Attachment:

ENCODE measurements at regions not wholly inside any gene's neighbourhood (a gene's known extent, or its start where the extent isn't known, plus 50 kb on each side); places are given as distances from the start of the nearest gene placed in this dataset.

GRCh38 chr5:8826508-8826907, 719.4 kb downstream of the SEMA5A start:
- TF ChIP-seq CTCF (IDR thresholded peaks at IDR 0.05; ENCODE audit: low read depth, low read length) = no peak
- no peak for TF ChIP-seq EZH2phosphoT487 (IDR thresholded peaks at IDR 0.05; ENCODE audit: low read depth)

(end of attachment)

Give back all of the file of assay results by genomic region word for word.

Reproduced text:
ENCODE measurements at regions not wholly inside any gene's neighbourhood (a gene's known extent, or its start where the extent isn't known, plus 50 kb on each side); places are given as distances from the start of the nearest gene placed in this dataset.

GRCh38 chr5:8826508-8826907, 719.4 kb downstream of the SEMA5A start:
- TF ChIP-seq CTCF (IDR thresholded peaks at IDR 0.05; ENCODE audit: low read depth, low read length) = no peak
- no peak for TF ChIP-seq EZH2phosphoT487 (IDR thresholded peaks at IDR 0.05; ENCODE audit: low read depth)